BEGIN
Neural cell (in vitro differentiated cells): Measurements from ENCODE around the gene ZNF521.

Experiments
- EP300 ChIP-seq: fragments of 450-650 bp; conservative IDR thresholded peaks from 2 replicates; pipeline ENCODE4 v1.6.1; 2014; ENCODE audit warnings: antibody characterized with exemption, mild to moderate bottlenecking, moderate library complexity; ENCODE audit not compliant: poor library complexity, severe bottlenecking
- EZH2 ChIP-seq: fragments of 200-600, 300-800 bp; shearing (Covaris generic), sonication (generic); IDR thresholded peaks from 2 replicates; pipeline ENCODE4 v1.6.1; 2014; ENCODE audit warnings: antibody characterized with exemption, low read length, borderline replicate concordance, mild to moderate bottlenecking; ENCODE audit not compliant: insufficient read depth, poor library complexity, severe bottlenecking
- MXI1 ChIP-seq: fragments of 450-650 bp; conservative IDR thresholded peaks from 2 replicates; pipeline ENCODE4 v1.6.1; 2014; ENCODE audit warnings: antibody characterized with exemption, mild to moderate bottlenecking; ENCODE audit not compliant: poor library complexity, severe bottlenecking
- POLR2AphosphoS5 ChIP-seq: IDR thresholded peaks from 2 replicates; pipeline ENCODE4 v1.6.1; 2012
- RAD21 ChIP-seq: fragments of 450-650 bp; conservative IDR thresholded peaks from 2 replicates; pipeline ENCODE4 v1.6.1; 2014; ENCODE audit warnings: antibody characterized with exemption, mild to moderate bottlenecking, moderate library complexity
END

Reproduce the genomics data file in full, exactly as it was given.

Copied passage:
Neural cell (in vitro differentiated cells): Measurements from ENCODE around the gene ZNF521.

Experiments
- EP300 ChIP-seq: fragments of 450-650 bp; conservative IDR thresholded peaks from 2 replicates; pipeline ENCODE4 v1.6.1; 2014; ENCODE audit warnings: antibody characterized with exemption, mild to moderate bottlenecking, moderate library complexity; ENCODE audit not compliant: poor library complexity, severe bottlenecking
- EZH2 ChIP-seq: fragments of 200-600, 300-800 bp; shearing (Covaris generic), sonication (generic); IDR thresholded peaks from 2 replicates; pipeline ENCODE4 v1.6.1; 2014; ENCODE audit warnings: antibody characterized with exemption, low read length, borderline replicate concordance, mild to moderate bottlenecking; ENCODE audit not compliant: insufficient read depth, poor library complexity, severe bottlenecking
- MXI1 ChIP-seq: fragments of 450-650 bp; conservative IDR thresholded peaks from 2 replicates; pipeline ENCODE4 v1.6.1; 2014; ENCODE audit warnings: antibody characterized with exemption, mild to moderate bottlenecking; ENCODE audit not compliant: poor library complexity, severe bottlenecking
- POLR2AphosphoS5 ChIP-seq: IDR thresholded peaks from 2 replicates; pipeline ENCODE4 v1.6.1; 2012
- RAD21 ChIP-seq: fragments of 450-650 bp; conservative IDR thresholded peaks from 2 replicates; pipeline ENCODE4 v1.6.1; 2014; ENCODE audit warnings: antibody characterized with exemption, mild to moderate bottlenecking, moderate library complexity